System and Organization Control Reporting (SOC)
As the demand for your company’s services increase, so do the requests from your customers for assurance. Assurance, that you’ve taken the steps necessary to protect the privacy and confidentiality of their data as well as the security, availability and processing integrity of your systems. You are not alone. Looking to reduce infrastructure costs, many organizations are utilizing outsourcing and cloud computing solutions. Similarly, the demand for assurance of the integrity of these outsourced applications and functions has expanded as well.
As a service organization providing outsourced or cloud computing, you are an extension of your customers’ system of internal control and your customers rely upon you to protect them from the risk of fraud, unauthorized use of data, loss of data and violation of privacy.
The American Institute of Certified Public Accountants (AICPA) has provided the solution to demonstrate the reliability of your system of controls and to provide assurance to your customers by providing three System and Organization Control (SOC) reporting options, SOC 1, SOC 2 and SOC 3.
Identifying Which System and Organizations (SOC) Report Is Right For You
Will the report be used by your customers and their auditors to plan and perform an audit or integrated audit of your customer’s financial statements?
Will the report be used by your customers or stakeholders to gain confidence and place trust in a service organization’s systems?
Do you need to make the report generally available?
Do your customers have the need for and ability to understand the details of the processing and controls at a service organization, the tests performed by the service auditor and results of those tests?
SOC 1 reports address controls at a service organization that are likely to be relevant to an audit of a customer’s financial statements.
A System and Organization Control, or SOC 1 report, is a formal audit of a service provider’s controls that affects their customer’s internal control over financial reporting. SOC 1 reports, often referred to by the AICPA attestation standards as SAS 70 and SSAE 16 (now SSAE 18), are specifically intended to meet the requirements of the entities that use service organizations and those entities’ financial statement auditors.
Obtaining a third party SOC 1 attestation report adds significant value to your organization and also provides your customers with an increased level of confidence. It sets you apart from the competition by demonstrating your commitment to the security of your customer’s data and information.
SOC 2 and SOC 3 reports address controls at a service organization related to operations and compliance as identified in the AICPA’s Trust Service Principles.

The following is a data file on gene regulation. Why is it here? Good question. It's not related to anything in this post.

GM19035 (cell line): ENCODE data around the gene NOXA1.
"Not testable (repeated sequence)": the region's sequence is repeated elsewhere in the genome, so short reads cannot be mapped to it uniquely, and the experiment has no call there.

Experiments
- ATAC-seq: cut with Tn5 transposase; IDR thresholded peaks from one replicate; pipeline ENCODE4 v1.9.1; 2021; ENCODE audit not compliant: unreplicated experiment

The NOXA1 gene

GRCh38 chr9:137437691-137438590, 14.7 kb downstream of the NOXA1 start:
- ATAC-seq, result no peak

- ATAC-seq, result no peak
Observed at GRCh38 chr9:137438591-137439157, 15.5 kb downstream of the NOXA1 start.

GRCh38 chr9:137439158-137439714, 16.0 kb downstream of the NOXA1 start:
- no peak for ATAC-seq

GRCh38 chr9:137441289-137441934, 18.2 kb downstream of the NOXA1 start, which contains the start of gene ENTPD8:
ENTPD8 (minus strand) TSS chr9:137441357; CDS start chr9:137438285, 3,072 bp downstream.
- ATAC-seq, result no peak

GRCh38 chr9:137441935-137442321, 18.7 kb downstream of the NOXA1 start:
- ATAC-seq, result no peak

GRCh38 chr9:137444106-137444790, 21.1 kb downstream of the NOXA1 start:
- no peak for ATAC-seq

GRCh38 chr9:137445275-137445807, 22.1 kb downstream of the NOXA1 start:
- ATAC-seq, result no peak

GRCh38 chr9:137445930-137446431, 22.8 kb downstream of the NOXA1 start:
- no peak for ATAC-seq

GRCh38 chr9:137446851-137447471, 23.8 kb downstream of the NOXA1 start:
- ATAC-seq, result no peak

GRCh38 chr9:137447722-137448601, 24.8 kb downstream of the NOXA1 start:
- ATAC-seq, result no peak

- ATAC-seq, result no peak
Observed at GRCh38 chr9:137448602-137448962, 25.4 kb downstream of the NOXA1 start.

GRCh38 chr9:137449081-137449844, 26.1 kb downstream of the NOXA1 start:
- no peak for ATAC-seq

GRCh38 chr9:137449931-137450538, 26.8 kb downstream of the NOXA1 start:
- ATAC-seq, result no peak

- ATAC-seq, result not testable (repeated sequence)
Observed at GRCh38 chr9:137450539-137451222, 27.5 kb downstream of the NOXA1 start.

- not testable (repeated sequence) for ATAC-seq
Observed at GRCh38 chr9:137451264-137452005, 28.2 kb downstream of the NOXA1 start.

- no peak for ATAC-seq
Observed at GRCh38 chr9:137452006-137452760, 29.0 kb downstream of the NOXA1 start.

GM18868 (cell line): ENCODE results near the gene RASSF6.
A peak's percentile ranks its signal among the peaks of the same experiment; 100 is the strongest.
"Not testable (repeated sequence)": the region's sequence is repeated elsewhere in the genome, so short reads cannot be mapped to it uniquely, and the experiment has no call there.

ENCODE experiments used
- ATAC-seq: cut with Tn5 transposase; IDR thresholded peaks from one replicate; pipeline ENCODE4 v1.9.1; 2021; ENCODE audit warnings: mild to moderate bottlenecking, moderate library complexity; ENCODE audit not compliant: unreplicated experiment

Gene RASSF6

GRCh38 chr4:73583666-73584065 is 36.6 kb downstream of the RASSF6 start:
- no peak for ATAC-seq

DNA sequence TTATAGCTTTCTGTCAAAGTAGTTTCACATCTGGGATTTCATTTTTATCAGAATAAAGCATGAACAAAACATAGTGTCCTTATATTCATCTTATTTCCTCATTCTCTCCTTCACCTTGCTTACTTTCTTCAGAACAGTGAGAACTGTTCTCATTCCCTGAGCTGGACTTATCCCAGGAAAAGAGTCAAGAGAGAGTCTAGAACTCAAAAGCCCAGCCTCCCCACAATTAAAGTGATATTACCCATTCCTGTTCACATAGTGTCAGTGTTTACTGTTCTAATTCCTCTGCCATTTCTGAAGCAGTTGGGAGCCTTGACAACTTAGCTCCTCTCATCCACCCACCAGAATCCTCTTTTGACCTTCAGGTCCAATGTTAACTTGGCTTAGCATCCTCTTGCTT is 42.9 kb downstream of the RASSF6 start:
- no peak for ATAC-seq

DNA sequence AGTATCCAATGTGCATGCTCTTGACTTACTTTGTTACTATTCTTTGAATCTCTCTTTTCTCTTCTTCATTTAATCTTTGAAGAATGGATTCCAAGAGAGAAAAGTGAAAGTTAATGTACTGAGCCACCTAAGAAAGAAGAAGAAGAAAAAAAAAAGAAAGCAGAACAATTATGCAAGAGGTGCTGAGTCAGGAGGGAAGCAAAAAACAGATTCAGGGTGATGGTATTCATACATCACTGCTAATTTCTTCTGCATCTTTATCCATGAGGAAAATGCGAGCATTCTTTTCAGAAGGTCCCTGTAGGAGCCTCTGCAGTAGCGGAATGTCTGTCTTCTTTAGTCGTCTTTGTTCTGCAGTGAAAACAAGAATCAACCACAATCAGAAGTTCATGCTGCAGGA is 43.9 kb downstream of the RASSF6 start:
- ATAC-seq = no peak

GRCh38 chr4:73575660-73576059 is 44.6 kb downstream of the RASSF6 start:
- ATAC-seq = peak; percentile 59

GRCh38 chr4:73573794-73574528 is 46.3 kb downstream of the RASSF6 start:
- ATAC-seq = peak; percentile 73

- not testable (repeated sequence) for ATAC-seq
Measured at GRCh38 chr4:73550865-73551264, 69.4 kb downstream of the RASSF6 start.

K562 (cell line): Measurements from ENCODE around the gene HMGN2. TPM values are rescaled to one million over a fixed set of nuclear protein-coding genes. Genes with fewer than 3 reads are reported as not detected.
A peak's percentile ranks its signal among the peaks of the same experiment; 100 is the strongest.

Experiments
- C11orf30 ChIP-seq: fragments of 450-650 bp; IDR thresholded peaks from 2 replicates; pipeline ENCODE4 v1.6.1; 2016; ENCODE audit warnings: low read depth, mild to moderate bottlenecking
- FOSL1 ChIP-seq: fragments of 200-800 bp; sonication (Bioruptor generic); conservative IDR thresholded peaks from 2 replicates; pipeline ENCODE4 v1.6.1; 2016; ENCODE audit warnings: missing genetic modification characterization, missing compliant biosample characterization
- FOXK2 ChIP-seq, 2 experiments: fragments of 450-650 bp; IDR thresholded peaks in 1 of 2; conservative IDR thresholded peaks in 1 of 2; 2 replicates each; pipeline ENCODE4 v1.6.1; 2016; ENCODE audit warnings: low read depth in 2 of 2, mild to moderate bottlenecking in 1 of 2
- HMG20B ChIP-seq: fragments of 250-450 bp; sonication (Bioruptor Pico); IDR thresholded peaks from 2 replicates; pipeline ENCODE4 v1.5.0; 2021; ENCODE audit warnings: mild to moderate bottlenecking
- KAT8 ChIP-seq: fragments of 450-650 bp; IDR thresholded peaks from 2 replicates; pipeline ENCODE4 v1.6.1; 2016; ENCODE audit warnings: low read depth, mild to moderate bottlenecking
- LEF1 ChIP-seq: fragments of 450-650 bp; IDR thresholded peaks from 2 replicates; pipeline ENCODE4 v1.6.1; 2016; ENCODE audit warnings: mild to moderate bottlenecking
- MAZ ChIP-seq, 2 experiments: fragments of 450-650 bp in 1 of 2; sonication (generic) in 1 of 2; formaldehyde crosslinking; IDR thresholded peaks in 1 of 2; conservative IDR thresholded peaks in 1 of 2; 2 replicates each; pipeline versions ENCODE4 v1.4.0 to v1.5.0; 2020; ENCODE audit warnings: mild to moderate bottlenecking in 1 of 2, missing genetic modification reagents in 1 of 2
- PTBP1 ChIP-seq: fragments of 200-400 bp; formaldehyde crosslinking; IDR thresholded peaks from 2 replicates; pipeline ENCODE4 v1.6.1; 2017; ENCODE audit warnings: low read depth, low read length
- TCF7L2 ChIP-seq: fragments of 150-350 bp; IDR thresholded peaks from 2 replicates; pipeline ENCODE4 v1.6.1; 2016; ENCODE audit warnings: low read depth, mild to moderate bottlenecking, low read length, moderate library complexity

A SOC 2 report provides service organizations with an opinion on controls that are related to a predefined set of principles. Unlike a SOC 1 report, where control objectives and controls are specified to the industry and unique processes within a company, a SOC 2 report utilizes a standardized set of industry neutral controls based on the AICPA’s Trust Services Principles — security, availability, processing integrity, confidentiality and privacy. A SOC 2 report must include the security principle (known as the common criteria), with inclusion of the remaining four principles being optional based on the company’s needs.
SOC 2 reports provide significant value in situations where customers and internal management must have confidence in the service organization’s system of controls to provide security, availability, processing integrity, confidentiality and privacy. In addition to addressing the internal needs, the SOC 2 report is valuable to your existing customers because it provides a CPA-signed report as assurance of your systems and processes.
The SOC 3 report is intended to be used as a marketing tool to an unrestricted expanded audience compared to that of a SOC 2 report.
The SOC 3 report is intended to be used as a marketing tool to an unrestricted expanded audience compared to that of a SOC 2 report, such as potential customers, investors, etc. Similar to a SOC 2 report the SOC 3 report provides an opinion on controls relevant to one or more of the Trust Service Principles (TSP). The SOC 3 report is unique in its lack of use restrictions and the use of a SOC 3 seal to be used on your website making it the perfect marketing tool for customers that must have confidence in the service organization’s system of controls to provide security, availability, processing integrity, confidentiality and privacy.
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